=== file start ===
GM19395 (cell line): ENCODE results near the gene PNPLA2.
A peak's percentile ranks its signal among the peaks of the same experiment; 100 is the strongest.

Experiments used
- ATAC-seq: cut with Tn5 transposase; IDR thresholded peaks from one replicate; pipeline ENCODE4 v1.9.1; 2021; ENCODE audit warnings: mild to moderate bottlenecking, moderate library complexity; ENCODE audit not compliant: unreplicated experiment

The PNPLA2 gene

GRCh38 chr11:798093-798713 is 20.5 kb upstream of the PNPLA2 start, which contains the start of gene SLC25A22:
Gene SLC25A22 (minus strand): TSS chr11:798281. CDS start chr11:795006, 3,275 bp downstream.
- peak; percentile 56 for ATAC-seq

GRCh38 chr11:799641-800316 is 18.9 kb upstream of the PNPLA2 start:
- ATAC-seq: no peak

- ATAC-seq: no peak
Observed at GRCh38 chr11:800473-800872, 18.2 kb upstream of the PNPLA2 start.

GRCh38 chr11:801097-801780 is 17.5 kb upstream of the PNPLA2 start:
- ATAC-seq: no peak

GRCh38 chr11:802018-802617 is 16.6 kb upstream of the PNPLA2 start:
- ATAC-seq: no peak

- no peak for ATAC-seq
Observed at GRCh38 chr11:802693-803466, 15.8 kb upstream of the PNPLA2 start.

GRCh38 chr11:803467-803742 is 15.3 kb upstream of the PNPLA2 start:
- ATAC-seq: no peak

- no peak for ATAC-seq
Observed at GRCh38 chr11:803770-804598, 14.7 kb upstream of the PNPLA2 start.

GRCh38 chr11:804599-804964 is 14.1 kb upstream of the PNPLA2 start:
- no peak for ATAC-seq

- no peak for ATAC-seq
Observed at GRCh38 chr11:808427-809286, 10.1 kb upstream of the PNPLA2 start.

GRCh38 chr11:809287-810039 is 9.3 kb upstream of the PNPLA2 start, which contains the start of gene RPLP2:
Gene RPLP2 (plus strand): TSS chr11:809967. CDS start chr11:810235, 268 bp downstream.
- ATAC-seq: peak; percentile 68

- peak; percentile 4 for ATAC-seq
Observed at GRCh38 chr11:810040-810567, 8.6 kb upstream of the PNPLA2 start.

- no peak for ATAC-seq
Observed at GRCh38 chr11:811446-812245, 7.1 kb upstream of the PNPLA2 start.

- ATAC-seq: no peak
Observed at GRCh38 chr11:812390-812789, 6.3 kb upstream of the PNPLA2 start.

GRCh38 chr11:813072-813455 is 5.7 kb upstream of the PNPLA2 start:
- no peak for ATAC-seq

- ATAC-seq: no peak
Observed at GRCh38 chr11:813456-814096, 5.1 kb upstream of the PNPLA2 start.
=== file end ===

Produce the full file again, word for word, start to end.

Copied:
GM19395 (cell line): ENCODE results near the gene PNPLA2.
A peak's percentile ranks its signal among the peaks of the same experiment; 100 is the strongest.

Experiments used
- ATAC-seq: cut with Tn5 transposase; IDR thresholded peaks from one replicate; pipeline ENCODE4 v1.9.1; 2021; ENCODE audit warnings: mild to moderate bottlenecking, moderate library complexity; ENCODE audit not compliant: unreplicated experiment

The PNPLA2 gene

GRCh38 chr11:798093-798713 is 20.5 kb upstream of the PNPLA2 start, which contains the start of gene SLC25A22:
Gene SLC25A22 (minus strand): TSS chr11:798281. CDS start chr11:795006, 3,275 bp downstream.
- peak; percentile 56 for ATAC-seq

GRCh38 chr11:799641-800316 is 18.9 kb upstream of the PNPLA2 start:
- ATAC-seq: no peak

- ATAC-seq: no peak
Observed at GRCh38 chr11:800473-800872, 18.2 kb upstream of the PNPLA2 start.

GRCh38 chr11:801097-801780 is 17.5 kb upstream of the PNPLA2 start:
- ATAC-seq: no peak

GRCh38 chr11:802018-802617 is 16.6 kb upstream of the PNPLA2 start:
- ATAC-seq: no peak

- no peak for ATAC-seq
Observed at GRCh38 chr11:802693-803466, 15.8 kb upstream of the PNPLA2 start.

GRCh38 chr11:803467-803742 is 15.3 kb upstream of the PNPLA2 start:
- ATAC-seq: no peak

- no peak for ATAC-seq
Observed at GRCh38 chr11:803770-804598, 14.7 kb upstream of the PNPLA2 start.

GRCh38 chr11:804599-804964 is 14.1 kb upstream of the PNPLA2 start:
- no peak for ATAC-seq

- no peak for ATAC-seq
Observed at GRCh38 chr11:808427-809286, 10.1 kb upstream of the PNPLA2 start.

GRCh38 chr11:809287-810039 is 9.3 kb upstream of the PNPLA2 start, which contains the start of gene RPLP2:
Gene RPLP2 (plus strand): TSS chr11:809967. CDS start chr11:810235, 268 bp downstream.
- ATAC-seq: peak; percentile 68

- peak; percentile 4 for ATAC-seq
Observed at GRCh38 chr11:810040-810567, 8.6 kb upstream of the PNPLA2 start.

- no peak for ATAC-seq
Observed at GRCh38 chr11:811446-812245, 7.1 kb upstream of the PNPLA2 start.

- ATAC-seq: no peak
Observed at GRCh38 chr11:812390-812789, 6.3 kb upstream of the PNPLA2 start.

GRCh38 chr11:813072-813455 is 5.7 kb upstream of the PNPLA2 start:
- no peak for ATAC-seq

- ATAC-seq: no peak
Observed at GRCh38 chr11:813456-814096, 5.1 kb upstream of the PNPLA2 start.